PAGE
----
Is SQL datetime2/datetimeoffset conversion deterministic? May 28th, 2013

Vinod Kumar

Recently in a customer code review I came across some interesting logic about Datetime2 and DatetimeOffset datatype. Here is the problem statement for your reference:

Customer was trying to create a view that contains a computed column that converts a datetime2(7) column to a datetimeoffset(7) column. The CAST function looks like:

CAST((CONVERT(varchar(255), DATEADD(hh, +8, RawLog.[Created]),126) + ‘+08:00’) AS datetimeoffset(7)) AS [Created_GMTPlus8]

This returned them an error when a index was created on this view:

Cannot create index on view "MyVideo..RawLogView". The view contains a convert that is imprecise or non-deterministic.

So the customer was asking, how to make this deterministic? Would love to learn if you have any other option.

Possible Solution

Here are couple of possible solutions to this problem. The root reason is that the cast string to datetimeoffset(7) is not deterministic,  we need use convert with style 126.  Let me show how we can rewrite this query to achieve the same. Note, in below example Option 2, we use SWITCHOFFSET built-in to convert a datetime UTC values to a datetimeoffset, and then SWITCH the timezone to +08:00. Let us see the code now:

USE tempdb

GO 

— If it exists Drop it.

DROP TABLE rawlog

GO 

CREATE TABLE rawlog (id INT IDENTITY(1,1) PRIMARY KEY,

            created DATETIME2(7))

GO

INSERT INTO rawlog VALUES(SYSDATETIME())

GO

We have created our dummy table for use with a value. Let us check if the string conversion returns the same result.

— Make sure SWITHOFFSET return the same value as we expected

SELECT created,CAST(CONVERT(VARCHAR(255), DATEADD(hh, +8, [Created]),126) + ‘+08:00’ as DATETIMEOFFSET(7)) CASTStringValue,

SWITCHOFFSET(CAST(created AS DATETIMEOFFSET),‘+08:00’)  AS result FROM dbo.rawlog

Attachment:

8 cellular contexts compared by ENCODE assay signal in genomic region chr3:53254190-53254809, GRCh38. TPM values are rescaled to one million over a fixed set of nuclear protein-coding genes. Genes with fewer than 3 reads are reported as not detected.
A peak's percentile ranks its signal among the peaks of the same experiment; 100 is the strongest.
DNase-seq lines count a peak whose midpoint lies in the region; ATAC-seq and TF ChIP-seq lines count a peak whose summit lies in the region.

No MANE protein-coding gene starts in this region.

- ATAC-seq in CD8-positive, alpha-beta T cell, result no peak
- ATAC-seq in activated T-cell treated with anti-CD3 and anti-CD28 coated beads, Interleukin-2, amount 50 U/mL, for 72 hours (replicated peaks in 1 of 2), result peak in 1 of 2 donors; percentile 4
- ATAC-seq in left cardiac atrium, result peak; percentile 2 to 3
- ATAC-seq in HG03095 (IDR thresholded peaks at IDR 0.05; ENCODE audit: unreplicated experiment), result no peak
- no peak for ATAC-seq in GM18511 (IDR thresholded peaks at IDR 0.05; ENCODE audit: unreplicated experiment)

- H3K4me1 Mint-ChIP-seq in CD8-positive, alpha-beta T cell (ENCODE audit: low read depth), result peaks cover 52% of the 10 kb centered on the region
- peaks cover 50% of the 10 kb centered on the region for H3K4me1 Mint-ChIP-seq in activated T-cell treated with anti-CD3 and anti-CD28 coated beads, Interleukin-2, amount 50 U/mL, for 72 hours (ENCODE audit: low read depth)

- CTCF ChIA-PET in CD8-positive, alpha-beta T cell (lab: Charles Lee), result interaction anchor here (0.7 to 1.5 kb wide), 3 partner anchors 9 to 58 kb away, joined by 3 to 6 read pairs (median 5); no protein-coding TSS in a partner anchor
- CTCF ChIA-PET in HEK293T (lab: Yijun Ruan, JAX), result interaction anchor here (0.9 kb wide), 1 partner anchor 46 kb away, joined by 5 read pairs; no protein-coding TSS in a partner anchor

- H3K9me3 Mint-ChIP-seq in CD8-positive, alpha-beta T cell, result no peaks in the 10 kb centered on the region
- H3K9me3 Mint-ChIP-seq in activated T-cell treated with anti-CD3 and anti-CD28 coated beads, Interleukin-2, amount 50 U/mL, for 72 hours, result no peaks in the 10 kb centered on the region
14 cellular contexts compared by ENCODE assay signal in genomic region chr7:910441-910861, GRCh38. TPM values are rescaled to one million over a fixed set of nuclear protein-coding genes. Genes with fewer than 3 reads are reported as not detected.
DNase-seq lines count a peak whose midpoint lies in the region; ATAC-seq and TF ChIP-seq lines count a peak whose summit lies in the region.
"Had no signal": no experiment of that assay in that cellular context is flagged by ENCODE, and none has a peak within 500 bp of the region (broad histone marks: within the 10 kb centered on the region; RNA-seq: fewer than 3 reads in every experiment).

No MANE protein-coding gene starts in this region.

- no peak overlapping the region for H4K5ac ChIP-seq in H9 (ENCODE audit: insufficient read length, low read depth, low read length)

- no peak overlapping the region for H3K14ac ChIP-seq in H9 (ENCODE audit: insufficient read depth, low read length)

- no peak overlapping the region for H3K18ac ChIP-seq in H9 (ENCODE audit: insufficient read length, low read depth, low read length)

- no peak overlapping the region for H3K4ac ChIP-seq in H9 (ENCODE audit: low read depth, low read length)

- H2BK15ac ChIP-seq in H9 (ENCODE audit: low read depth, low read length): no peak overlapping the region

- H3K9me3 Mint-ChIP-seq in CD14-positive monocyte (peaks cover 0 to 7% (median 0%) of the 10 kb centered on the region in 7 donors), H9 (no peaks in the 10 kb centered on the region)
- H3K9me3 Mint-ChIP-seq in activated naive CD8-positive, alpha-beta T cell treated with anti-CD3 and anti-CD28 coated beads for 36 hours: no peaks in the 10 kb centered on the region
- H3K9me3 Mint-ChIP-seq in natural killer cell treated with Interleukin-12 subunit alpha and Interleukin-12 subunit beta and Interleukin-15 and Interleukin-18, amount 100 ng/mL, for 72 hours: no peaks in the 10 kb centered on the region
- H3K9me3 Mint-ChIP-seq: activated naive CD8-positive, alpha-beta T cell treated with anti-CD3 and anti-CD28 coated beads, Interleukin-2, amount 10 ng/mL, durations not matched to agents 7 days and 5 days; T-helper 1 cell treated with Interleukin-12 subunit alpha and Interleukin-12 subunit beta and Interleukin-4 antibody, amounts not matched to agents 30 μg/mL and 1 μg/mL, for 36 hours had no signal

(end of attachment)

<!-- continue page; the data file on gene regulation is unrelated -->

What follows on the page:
GO

Our output looks like:

image

Our values are exactly the same. Let us create the view next, and we will then check if it can be indexed as per our problem statement.

CREATE VIEW v1 WITH SCHEMABINDING AS

  SELECT CAST(CONVERT(VARCHAR(255), DATEADD(hh, +8, [Created]),126) + ‘+08:00’ as DATETIMEOFFSET(7)) AS result

  FROM dbo.rawlog

GO

–return 0 because of the case string to datetimeoffset is not deterministic

SELECT OBJECTPROPERTY(object_id(‘v1’),‘IsIndexable’)

GO

Option 1:

Next let us try to use the proper Conversion function and check. First add the offset with DATEADD and then convert it into DATETIMEOFFSET(7).

CREATE VIEW v2 WITH SCHEMABINDING AS

  SELECT CONVERT(DATETIMEOFFSET(7), CONVERT(VARCHAR(255), DATEADD(hh, +8, [Created]),126) + ‘+08:00’,126) AS result

  FROM dbo.rawlog

GO

–return 1 because convert with 126 is deterministic

SELECT ObjectProperty(object_id(‘v2’),‘IsIndexable’)

GO

Option 2:

Other than using convert with 126 style, we can also use SWITCHOFFSET function which is also deterministic

CREATE VIEW v3 WITH SCHEMABINDING AS

  SELECT SWITCHOFFSET(CAST(created as datetimeoffset),‘+08:00’)  AS result FROM dbo.rawlog

GO

— Return 1 because SWITHCHOFFSET is deterministic

SELECT OBJECTPROPERTY(OBJECT_id(‘v2’),‘IsIndexable’)

GO

These are just two of the methods to achieve the goal. Do let me know if you use Indexed views in your code today? What are the scenarios you use them? Have you encountered any of these deterministic restrictions in your coding anytime? Do let me know, would love to learn from you too.

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This entry was posted on Tuesday, May 28th, 2013 at 09:57 and is filed under Technology. You can follow any responses to this entry through the RSS 2.0 feed. You can leave a response, or trackback from your own site.

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